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10 College Football Head Coaches Who Should Have Stayed Assistants

Alex CallosCorrespondent INovember 10, 2016

10 College Football Head Coaches Who Should Have Stayed Assistants

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    Every year, new college football head coaches burst onto the scene and make a name for themselves.

    The step from assistant to head coach is one of the toughest in sports, and while some make the transition easier than others, there is no question it is a difficult step for anybody.

    The step can be especially hard for those taking over a completely new program. For some, it is so difficult because the program they are taking over is decimated with no hope of a revival, no matter who the head coach is.

    Others, on the other hand, are just not ready for the big time.

    Here are 10 head coaches who may have been better-served keeping their jobs as assistants.

10. Jimbo Fisher, Florida State

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    For a long time, Jimbo Fisher was the man in waiting at Florida State. He served as offensive coordinator from 2007-2010, and when legendary head coach Bobby Bowden finally called it quits, the job was all Fisher's.

    While he has had two successful seasons, going a combined 19-8 at Florida State, the Seminoles have not lived up to expectations in either of the first two years.

    Fisher has been recruiting top-notch talent the past few years, so success should be on the way—but so far, Fisher has not done enough with the talent he has.

9. Jeff Quinn, Buffalo

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    Jeff Quinn had it made in the shadow of Brian Kelly as his offensive coordinator at both Central Michigan and then at Cincinnati. He did a tremendous job, and after coaching Cincinnati in the 2010 Sugar Bowl when Kelly left for Notre Dame, Quinn took the head coaching job at Buffalo.

    Not many people have had success at Buffalo, and Quinn is no different. He has gone 5-19 over his first two seasons and is going nowhere with the Bulls.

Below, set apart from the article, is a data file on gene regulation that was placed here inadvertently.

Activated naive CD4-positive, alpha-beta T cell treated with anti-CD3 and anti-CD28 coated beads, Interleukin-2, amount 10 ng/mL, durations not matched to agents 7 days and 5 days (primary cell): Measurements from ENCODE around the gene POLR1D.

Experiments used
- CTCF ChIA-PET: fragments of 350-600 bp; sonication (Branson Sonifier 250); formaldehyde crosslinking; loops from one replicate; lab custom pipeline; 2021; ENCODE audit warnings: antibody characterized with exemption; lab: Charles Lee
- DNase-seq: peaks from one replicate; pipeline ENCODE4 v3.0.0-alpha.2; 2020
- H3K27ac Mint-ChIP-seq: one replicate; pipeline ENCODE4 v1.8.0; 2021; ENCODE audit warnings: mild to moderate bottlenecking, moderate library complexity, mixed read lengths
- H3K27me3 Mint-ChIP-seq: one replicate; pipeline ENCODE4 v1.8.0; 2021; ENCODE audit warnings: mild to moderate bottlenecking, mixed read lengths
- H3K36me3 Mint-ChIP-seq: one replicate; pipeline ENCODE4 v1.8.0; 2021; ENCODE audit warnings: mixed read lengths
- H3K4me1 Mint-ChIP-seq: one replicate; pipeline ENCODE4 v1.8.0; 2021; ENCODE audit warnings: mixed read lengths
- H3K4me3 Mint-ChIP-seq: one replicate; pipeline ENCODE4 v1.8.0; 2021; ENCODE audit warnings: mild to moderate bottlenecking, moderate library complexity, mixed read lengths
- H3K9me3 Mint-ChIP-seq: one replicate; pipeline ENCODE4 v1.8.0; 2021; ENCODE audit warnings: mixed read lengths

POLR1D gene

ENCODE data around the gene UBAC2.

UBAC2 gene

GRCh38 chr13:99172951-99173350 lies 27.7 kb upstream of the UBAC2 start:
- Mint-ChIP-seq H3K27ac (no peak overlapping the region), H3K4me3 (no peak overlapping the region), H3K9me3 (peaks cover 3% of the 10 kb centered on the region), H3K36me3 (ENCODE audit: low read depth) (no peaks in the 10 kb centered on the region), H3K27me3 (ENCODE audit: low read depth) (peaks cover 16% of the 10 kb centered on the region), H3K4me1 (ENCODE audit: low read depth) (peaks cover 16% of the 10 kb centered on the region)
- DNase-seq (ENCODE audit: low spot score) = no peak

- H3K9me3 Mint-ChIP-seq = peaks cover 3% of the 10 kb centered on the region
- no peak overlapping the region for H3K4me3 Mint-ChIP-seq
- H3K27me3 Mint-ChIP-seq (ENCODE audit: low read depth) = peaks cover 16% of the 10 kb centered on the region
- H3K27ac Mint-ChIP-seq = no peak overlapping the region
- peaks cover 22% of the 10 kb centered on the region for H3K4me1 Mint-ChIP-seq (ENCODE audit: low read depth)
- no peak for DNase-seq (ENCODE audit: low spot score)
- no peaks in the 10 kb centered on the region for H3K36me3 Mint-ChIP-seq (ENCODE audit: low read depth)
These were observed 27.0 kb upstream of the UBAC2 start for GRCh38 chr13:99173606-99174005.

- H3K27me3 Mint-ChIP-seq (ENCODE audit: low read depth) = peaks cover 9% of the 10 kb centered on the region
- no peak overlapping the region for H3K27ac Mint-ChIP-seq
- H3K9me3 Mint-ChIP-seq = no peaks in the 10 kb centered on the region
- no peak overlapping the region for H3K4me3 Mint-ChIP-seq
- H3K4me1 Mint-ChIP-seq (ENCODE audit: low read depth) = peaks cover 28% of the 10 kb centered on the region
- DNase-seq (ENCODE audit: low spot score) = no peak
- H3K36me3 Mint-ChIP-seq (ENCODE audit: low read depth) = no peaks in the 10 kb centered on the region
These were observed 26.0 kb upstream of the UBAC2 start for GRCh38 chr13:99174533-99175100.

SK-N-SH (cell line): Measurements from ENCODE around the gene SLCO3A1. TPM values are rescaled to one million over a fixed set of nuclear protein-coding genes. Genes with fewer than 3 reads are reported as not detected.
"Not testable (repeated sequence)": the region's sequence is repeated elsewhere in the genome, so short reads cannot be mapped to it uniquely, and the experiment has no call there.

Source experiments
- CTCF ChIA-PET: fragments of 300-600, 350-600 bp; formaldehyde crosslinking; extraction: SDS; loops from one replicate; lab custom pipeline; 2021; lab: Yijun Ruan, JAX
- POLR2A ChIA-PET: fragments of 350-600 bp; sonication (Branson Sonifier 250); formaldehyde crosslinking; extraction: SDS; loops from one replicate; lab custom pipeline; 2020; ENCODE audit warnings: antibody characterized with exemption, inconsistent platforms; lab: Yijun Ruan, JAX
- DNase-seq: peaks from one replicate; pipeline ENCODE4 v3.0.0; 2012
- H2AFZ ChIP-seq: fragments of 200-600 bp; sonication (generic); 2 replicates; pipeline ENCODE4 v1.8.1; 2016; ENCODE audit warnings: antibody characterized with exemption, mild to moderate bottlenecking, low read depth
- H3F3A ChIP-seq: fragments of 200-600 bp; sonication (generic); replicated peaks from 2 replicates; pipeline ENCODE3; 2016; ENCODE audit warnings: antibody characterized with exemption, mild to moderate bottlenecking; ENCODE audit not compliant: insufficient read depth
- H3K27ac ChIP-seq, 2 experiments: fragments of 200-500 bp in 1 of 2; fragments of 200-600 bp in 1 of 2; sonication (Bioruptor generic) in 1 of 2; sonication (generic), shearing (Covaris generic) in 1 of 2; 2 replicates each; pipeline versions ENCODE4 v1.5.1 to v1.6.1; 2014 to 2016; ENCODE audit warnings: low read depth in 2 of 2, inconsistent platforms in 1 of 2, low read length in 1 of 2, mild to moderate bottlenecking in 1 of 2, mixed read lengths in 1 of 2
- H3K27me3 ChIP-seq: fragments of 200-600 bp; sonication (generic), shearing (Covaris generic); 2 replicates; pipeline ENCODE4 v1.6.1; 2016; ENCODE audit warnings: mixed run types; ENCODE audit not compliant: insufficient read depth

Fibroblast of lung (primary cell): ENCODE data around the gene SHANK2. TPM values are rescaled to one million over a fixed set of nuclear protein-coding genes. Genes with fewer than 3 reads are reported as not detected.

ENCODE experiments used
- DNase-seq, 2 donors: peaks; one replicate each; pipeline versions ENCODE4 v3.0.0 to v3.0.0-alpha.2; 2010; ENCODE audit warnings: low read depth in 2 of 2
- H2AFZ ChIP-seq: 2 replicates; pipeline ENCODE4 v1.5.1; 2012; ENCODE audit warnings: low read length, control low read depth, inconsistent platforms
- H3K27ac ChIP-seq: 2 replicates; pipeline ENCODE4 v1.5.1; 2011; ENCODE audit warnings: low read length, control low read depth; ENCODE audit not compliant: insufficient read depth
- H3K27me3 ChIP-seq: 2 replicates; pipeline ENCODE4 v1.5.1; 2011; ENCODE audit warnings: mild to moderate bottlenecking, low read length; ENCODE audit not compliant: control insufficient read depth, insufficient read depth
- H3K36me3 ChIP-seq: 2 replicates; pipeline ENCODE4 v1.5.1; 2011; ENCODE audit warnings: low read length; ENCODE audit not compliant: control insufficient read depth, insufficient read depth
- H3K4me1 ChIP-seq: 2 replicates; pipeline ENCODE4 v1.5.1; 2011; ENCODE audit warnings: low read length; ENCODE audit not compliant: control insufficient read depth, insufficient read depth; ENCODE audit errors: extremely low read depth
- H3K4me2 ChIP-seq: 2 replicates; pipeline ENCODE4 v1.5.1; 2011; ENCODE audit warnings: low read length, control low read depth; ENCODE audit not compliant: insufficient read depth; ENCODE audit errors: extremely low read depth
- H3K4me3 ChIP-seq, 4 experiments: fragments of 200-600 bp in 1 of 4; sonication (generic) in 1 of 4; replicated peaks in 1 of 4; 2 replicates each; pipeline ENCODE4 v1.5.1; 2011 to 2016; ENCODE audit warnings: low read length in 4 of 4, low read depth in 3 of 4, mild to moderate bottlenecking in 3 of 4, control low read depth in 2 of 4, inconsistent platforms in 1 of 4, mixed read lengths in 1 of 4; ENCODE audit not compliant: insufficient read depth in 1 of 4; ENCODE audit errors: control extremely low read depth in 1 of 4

Quinn may have been better-suited as an offensive coordinator at a big-name program.

8. Joker Phillips, Kentucky

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    Joker Phillips has been at Kentucky since 2003, serving in a number of different positions, and he took over as head coach in 2010.

    There is nothing like a head coaching job in the SEC, but Kentucky will always be a basketball school, and Phillips has not been able to change that. The Wildcats are 11-14 in his first two seasons and have only won four SEC games over that span.

    He has brought some success to the program, but Phillips had much more as an assistant.

7. David Cutcliffe, Duke

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    Speaking of basketball schools, Duke may be the biggest of them all.

    David Cutcliffe is a solid head football coach, but the only problem is he is coaching a school that does not pay much attention to their football team. He is 15-33 over his first four seasons at Duke and had much more success as the head coach of Ole Miss from 1998-2004, where he went 44-29.

    Cutcliffe was excellent as the offensive coordinator at Tennessee before taking the head job, and getting away from Duke may be what is best for him.

6. John L. Smith, Arkansas

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    John L. Smith was placed into a tough situation, having to take over Arkansas after the sudden departure of Bobby Petrino.